1. The maternity workforce should not be redeployed
The RCOG recognises that some trusts have had major challenges in staffing COVID-19 facing and intensive care services. However, maternity services cannot be paused and should be classified as a core service in the context of the current pandemic and any future waves. The RCOG is clear that the maternity workforce should not be redeployed in this, or any future, pandemic unless there are no other viable options to provide medical staffing.
2. The same standards should apply to the maternity workforce as the emergency department workforce
Our survey shows clearly that in some places redeployment has been indiscriminate, without consideration of the needs of different specialties. While this might be appropriate in extreme circumstances, we believe that maternity should be the last option for redeployment, alongside other essential front door services. It makes sense that medical staff of any grade working in services where elective activity has stopped should be redeployed before those from core services where activity levels have not been reduced. In simplistic terms, if organisations are not removing doctors from the emergency department they should not consider removing doctors providing maternity care until they have exhausted all other options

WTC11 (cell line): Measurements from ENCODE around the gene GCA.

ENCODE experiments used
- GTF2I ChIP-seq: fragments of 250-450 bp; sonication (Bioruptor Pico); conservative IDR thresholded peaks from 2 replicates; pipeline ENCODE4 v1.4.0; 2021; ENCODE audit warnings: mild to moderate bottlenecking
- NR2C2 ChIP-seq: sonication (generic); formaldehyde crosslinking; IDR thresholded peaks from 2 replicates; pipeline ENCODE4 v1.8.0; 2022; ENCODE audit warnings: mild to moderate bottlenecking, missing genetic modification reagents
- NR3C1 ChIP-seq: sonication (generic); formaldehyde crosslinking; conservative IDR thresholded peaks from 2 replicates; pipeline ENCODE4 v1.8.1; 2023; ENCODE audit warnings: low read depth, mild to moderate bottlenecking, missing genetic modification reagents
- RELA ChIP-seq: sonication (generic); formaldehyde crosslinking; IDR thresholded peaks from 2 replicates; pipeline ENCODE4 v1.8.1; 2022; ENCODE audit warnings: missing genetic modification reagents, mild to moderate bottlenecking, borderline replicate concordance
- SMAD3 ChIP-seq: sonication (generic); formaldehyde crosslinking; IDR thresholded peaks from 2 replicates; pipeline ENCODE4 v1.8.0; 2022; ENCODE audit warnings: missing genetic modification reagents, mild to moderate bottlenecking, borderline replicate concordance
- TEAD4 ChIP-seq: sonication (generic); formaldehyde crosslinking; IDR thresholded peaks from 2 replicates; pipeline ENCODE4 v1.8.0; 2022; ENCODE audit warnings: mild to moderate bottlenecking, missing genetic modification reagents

3. Non specialist doctors working in maternity services should be first to be redeployed if there is no alternative
Should future waves of COVID-19 require movement of staff, we recommend that any decision to move staff out of maternity services must come with a strong rationale, which must be clearly communicated to maternity staff, and a commitment to regularly reviewing staffing with a view to returning maternity staff as soon as possible. We would suggest that only when there is no alternative, GP trainees and foundation doctors are prioritised for redeployment, allowing specialty trainee doctors to remain with their service for as long as possible.
4. Senior and middle grade doctors in maternity should not be redeployed
Lastly, senior and middle grade obstetricians should only be removed from the maternity service as a last resort after all other possibilities have been exhausted.
RCOG activity so far
- Dr Edward Morris, RCOG President, and Dr Jo Mountfield, RCOG Vice President for Workforce and Professionalism, have written to Professor Stephen Powis, National Medical Director for NHS England, highlighting the results of the survey and offering support and recommendations for future decision making should we have another surge of COVID-19.
- The RCOG will shortly be publishing guidance for Consultants and SAS and locally employed doctors on acting up/acting down and guidance on the engagement of locums in maternity care, two areas which were significantly impacted by the changes in staffing across maternity units.
- Findings from the COVID-19 workforce survey helped to shape the RCOG Restoration and Recovery: Priorities for Obstetrics and Gynaecology framework document.
- The RCOG will be sharing the report findings with all UK trusts, highlighting the impact of changes on maternity services and on the individuals delivering those services.
- A brief follow-up survey to our members is scheduled to find out if staff have been returned to their units and i working patterns have changed as a result of the pandemic.